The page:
By Our Reporter
South Africa’s scandal-hit President, Cyril Ramaphosa has been re-elected leader of the governing African National Congress (ANC).
He defeated his rival, Zweli Mkhize by 2,476 votes to 1,897 today 19th December, 2022.
Mr Ramaphosa won despite being dogged by allegations of money laundering, and a last-minute surge in support for Mr Mkhize, who has also been accused of corruption. Both deny the allegations.
His victory puts him in pole position to lead the ANC in the 2024 election.
But he is still at risk as he is being investigated by police, the tax office and central bank over allegations that he stashed at least $580,000 in a sofa at his private farm, and then covered up its theft.
A panel of legal experts, appointed by the speaker of parliament, said that impeachment proceedings should be instituted against him as he may have both violated the constitution and broken anti-corruption legislation.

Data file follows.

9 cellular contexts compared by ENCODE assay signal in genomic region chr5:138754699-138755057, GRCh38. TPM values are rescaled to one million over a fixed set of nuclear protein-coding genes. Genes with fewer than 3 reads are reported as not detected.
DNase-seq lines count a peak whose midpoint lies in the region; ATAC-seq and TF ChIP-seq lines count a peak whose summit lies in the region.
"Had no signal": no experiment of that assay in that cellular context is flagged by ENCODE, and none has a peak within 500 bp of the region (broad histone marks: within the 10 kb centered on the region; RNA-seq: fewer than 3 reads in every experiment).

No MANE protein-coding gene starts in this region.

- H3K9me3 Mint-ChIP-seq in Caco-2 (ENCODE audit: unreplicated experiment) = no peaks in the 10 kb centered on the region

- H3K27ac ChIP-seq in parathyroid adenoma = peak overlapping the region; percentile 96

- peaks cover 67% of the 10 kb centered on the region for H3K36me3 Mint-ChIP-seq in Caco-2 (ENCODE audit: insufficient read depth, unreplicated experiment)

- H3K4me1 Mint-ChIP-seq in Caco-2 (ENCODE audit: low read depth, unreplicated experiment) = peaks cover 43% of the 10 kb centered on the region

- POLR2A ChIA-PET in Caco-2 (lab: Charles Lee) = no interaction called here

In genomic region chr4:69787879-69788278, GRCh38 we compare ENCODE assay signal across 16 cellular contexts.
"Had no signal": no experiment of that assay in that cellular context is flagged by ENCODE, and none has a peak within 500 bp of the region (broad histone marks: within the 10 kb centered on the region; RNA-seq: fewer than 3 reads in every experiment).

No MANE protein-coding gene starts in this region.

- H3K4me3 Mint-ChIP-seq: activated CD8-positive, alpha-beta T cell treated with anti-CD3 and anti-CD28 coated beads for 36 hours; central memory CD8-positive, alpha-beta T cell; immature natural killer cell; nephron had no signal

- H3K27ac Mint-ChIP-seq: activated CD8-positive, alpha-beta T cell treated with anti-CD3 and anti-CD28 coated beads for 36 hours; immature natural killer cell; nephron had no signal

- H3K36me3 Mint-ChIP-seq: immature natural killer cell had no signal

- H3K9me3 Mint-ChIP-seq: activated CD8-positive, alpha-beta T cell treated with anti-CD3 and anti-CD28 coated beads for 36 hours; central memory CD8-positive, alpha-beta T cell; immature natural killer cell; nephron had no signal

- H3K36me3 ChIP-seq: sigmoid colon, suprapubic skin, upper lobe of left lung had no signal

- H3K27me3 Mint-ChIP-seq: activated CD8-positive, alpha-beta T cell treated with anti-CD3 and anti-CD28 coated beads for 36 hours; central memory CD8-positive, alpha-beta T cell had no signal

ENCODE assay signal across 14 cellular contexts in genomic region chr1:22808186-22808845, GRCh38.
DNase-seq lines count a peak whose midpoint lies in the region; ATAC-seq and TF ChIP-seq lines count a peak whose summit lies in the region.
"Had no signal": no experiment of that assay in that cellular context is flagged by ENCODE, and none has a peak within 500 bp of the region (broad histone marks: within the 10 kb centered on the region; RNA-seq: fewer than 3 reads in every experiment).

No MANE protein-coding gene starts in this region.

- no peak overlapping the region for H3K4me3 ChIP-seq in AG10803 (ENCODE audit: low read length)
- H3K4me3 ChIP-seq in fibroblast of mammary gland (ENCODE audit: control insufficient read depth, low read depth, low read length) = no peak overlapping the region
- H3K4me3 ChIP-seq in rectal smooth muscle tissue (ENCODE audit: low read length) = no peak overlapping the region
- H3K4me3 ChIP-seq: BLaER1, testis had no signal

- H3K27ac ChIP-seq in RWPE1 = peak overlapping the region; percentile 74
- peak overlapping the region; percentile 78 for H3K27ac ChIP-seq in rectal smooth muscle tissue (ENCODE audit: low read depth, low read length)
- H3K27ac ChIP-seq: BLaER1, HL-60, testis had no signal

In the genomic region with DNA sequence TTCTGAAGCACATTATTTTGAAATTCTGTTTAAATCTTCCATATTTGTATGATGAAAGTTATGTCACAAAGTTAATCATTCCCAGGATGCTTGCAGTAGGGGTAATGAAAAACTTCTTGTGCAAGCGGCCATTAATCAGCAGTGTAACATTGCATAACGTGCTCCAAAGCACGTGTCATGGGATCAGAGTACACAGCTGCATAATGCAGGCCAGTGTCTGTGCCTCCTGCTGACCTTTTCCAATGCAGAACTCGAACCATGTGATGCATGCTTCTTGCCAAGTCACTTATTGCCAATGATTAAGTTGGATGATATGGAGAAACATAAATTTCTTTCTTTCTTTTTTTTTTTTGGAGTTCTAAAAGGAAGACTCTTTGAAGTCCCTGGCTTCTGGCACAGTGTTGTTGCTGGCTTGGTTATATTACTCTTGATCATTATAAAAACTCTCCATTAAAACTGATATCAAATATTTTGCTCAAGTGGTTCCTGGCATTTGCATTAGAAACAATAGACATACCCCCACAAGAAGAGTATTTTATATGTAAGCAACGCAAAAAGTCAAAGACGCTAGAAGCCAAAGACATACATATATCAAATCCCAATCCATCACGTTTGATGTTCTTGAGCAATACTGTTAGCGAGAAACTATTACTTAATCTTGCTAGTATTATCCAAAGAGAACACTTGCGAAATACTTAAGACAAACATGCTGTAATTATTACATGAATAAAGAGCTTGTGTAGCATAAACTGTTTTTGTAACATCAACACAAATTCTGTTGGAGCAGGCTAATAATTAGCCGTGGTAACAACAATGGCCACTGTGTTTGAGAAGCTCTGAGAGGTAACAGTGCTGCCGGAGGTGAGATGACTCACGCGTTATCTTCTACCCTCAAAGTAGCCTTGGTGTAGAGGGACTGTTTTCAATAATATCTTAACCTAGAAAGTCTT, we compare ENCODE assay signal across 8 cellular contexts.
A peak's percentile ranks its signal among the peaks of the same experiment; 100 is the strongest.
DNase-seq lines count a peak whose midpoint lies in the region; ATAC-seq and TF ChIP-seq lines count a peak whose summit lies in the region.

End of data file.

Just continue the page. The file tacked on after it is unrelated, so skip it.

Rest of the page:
Mr Ramaphosa’s re-election bid was bolstered by the fact the ANC used its parliamentary majority to vote down the findings of the panel.
The president has denied any wrongdoing, and has launched legal action to annul the panel’s report.
He said the $580,000 came from the sale of buffaloes, but the panel said there was “substantial doubt” over whether a transaction took place.
Mr Mkhize was the health minister in Mr Ramaphosa’s government, until he was forced to resign last year over allegations of misspending funds set aside to deal with the Covid-19 pandemic.
He too has denied any wrongdoing, and his supporters saw the allegations as an attempt to discredit him.
Mr Ramaphosa was the odds-on favourite to win, but Mr Mkhize gained more votes than expected after offering key posts to other powerful leaders in deals struck just ahead of delegates casting their ballots at the conference.
Both sides denied accusations of vote-buying.
The ANC has been in power since white-minority rule ended in 1994, and is hoping to secure a sixth term in the 2024 parliamentary election. But opinion polls suggest that its vote has shrunk considerably because of widespread corruption in government, high unemployment and poor public services – including constant power cuts.